Willmar teen asks for forgiveness, while victim’s daughter asks: “Why?”
WILLMAR, MINN. – A Willmar teenager was sentenced Wednesday to life in prison for his role in his grandmother’s murder, wrapping up what one family member called “the final chapter in a sad, sad story.”
Robert Inocencio Warwick, 18, pleaded guilty in Kandiyohi County District Court to first-degree murder while committing a felony, the burglary of his grandmother’s home. Another count that carries a tougher penalty — first-degree, premeditated murder — was dismissed.
District Judge David Mennis sentenced Warwick to life in prison with the possibility of parole after 30 years.
The sentence comes nearly a year after a friend of the teen stabbed and strangled Lila Warwick, 79, whom family and neighbors remember as a doting grandmother and devoted church volunteer.
Robert Warwick apologized Wednesday to his family members, several of whom wept in the courtroom.
“I hope one day everyone will forgive me,” he said. “I want to say sorry to my grandma, who’s watching over me every day of my life.”
Cheri Ekbom, Lila Warwick’s daughter and Robert Warwick’s aunt, took the witness stand to face the third teen charged in her mother’s murder and to give her third victim impact statement.
“But regrettably, today is different,” she said. “Unlike the others, I do not look into the eyes of a stranger, but that of family. My nephew, Robbie Warwick.”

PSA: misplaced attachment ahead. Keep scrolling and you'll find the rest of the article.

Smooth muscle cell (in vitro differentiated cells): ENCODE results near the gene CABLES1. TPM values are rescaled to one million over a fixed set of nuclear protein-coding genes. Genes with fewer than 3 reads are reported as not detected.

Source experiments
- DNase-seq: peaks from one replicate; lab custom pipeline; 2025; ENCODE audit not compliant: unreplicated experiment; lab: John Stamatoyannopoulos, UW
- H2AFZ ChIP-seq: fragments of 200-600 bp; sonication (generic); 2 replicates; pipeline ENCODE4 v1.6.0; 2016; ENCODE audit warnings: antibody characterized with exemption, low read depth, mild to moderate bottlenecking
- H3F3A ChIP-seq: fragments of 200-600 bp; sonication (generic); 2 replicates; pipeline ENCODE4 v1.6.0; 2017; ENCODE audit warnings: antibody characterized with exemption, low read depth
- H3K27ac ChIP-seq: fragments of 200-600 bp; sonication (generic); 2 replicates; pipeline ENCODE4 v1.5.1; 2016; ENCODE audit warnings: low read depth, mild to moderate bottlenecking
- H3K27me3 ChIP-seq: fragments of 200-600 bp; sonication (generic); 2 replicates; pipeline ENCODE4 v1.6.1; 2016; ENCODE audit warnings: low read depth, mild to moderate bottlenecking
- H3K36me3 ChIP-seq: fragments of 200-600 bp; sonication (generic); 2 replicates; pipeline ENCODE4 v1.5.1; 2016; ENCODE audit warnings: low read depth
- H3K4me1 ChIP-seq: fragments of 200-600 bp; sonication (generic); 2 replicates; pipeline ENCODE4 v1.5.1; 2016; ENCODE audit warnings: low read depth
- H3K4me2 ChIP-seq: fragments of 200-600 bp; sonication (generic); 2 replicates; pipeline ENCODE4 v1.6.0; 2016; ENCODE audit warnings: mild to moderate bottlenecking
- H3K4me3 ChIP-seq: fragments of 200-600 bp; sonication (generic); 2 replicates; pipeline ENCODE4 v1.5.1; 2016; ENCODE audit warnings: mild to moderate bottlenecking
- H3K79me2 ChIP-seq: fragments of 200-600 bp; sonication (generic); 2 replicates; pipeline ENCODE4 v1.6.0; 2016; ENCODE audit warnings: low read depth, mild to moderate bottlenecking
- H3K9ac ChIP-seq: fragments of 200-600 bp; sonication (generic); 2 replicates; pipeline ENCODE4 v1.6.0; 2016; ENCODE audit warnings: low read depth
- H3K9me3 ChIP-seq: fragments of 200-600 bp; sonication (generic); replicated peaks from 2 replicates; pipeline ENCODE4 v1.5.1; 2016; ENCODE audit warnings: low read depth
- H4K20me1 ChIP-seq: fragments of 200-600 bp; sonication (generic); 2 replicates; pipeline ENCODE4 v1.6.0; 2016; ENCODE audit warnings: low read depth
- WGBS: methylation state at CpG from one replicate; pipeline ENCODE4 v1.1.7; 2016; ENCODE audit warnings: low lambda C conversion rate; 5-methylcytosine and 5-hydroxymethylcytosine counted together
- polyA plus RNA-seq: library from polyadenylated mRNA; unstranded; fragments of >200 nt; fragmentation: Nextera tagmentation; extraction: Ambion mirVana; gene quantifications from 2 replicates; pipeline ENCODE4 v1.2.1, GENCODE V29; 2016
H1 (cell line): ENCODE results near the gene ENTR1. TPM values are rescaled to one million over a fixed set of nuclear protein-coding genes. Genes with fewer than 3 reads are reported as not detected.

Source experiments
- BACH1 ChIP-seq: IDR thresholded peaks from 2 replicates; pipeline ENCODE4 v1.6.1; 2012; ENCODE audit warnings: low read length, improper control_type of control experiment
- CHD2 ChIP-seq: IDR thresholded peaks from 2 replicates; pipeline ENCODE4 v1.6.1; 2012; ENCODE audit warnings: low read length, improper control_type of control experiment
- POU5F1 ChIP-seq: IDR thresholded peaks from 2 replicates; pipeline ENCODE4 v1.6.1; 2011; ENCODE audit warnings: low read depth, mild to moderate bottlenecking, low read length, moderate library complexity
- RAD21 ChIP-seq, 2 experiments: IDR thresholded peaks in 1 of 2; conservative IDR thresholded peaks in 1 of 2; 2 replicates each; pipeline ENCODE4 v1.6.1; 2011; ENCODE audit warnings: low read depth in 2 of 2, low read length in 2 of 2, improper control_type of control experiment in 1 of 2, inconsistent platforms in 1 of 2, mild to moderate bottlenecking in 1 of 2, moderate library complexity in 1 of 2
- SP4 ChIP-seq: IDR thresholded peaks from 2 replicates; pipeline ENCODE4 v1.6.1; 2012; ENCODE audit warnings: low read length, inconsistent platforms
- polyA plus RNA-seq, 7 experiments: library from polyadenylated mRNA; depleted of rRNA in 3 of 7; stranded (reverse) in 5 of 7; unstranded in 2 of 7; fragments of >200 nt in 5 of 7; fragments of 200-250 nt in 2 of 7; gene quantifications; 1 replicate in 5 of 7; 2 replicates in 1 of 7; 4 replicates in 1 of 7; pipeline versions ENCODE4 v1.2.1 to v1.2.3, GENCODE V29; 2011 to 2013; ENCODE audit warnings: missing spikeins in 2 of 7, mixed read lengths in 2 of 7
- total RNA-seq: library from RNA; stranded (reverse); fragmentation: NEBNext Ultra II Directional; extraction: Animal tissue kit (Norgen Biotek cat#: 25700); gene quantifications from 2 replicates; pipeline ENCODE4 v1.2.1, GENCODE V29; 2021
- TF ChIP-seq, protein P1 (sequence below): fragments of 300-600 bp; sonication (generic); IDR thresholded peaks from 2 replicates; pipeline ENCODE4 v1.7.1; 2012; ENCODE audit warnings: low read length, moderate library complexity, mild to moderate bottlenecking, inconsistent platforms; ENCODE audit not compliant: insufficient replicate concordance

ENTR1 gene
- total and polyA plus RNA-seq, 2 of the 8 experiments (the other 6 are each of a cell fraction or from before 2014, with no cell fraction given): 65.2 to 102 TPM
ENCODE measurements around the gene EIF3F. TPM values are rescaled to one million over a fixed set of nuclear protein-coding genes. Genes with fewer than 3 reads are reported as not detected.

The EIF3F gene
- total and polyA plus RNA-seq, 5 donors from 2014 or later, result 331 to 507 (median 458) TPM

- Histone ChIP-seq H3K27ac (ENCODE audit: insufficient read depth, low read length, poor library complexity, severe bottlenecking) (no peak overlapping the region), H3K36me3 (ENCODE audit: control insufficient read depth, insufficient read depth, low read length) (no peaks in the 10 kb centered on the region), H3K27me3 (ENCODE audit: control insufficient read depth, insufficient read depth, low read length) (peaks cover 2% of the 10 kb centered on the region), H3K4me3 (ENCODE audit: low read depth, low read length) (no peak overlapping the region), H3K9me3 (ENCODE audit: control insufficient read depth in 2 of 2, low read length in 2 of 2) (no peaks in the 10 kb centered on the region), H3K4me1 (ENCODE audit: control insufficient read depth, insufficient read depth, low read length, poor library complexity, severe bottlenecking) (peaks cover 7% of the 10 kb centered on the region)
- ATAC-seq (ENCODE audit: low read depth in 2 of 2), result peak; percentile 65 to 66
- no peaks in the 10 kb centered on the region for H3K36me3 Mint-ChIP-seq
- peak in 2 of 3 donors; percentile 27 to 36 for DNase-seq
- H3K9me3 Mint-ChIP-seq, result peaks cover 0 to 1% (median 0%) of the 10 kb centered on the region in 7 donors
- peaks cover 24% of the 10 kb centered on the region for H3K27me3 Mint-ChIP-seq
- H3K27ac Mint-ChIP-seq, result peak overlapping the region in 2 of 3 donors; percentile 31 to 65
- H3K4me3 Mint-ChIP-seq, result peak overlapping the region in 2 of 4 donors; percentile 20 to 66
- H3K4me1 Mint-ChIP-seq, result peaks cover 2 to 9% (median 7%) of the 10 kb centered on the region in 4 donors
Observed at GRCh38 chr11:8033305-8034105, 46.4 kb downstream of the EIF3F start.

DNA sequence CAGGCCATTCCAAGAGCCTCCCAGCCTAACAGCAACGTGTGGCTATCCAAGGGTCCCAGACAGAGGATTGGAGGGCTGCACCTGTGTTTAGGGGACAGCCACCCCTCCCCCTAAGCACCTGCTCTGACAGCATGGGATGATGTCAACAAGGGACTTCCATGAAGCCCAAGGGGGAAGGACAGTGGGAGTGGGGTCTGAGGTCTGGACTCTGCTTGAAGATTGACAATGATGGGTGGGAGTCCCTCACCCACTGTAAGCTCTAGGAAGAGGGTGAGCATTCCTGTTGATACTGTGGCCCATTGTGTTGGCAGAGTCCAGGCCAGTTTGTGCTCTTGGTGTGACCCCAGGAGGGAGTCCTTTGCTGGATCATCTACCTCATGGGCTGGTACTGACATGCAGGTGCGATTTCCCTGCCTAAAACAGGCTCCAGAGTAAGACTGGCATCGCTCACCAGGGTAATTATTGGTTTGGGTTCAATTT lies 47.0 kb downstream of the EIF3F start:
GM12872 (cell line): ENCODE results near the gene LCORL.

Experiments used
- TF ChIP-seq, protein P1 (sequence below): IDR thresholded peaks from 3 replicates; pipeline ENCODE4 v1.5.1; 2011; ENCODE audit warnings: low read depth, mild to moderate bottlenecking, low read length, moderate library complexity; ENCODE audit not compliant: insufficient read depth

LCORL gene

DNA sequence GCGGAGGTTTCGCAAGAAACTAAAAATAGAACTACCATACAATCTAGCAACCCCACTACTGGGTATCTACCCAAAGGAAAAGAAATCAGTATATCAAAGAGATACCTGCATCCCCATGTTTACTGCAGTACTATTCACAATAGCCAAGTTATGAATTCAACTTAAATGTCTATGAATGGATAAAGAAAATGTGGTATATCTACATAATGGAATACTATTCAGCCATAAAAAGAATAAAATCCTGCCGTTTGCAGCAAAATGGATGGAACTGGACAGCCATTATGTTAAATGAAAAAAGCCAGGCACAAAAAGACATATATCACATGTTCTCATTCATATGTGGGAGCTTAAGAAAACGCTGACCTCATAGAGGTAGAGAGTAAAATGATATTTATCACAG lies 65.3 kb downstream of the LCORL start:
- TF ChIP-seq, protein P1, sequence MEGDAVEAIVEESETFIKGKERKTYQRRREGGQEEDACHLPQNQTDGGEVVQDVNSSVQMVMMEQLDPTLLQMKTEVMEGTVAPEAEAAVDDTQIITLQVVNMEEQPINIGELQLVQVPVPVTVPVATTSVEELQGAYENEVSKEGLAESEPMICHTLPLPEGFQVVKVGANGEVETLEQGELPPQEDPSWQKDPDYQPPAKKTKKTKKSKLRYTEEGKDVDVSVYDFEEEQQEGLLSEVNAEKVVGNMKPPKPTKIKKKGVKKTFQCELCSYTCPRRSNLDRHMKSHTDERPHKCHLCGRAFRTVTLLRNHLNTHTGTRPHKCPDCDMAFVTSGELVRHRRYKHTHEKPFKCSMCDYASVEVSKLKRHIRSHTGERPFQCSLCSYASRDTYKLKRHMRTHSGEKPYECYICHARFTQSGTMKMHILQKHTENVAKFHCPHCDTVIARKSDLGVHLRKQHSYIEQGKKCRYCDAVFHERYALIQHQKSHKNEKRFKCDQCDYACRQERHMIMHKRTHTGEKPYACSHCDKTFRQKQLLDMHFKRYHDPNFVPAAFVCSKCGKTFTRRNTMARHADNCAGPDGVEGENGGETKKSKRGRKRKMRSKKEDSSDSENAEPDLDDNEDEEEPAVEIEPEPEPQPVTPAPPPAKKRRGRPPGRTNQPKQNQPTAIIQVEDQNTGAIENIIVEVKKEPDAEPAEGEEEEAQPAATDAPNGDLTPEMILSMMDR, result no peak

There are still “unanswered questions,” she said. “Really, just one: Why?” Ekbom asked, staring at her nephew, who wiped tears away with the sleeve of his orange sweatshirt.
In the year since Lila Warwick was left handcuffed and bleeding in the basement of her rambler on the east edge of Willmar, three teens have pleaded guilty in the crime.
Brok Junkermeier, 20, who strangled and repeatedly stabbed Lila Warwick, pleaded guilty in April to first-degree, premeditated murder and was sentenced to life in prison without the possibility of parole. Devon Jenkins, the 16-year-old who acted as the lookout, pleaded guilty in December to aiding and abetting second-degree murder.
Supreme Court uncertainty
Because Robert Warwick was 17 years old at the time of his grandmother’s slaying, his sentence had he been convicted of first-degree, premeditated murder would have been uncertain, prosecutors said Wednesday.
In 2012, the U.S. Supreme Court ruled in Miller vs. Alabama — a case involving a 14-year-old boy — that sentencing juveniles to spend life in prison without considering factors like their youth, motive and potential for rehabilitation violated the Constitution’s prohibition on cruel and unusual punishment.
“Because of that, there is some uncertainty about the penalty,” said Matthew Frank, assistant attorney general, in explaining the plea deal.
Since the beginning, prosecutors have said that Robert Warwick hatched the plan to rob and murder his grandmother, giving Junkermeier information about her house and habits — including what time she awoke and where she hid a spare key.
During his trial, Junkermeier testified that he and Warwick had been planning the early-morning ambush robbery and attack for months.
But on Wednesday, Warwick said the pair had been planning a burglary — but not a murder — for only a month. During questioning by his attorney, Daniel Mohs, Warwick admitted that he knew Junkermeier would bring a large knife to his grandmother’s house “to intimidate her.”
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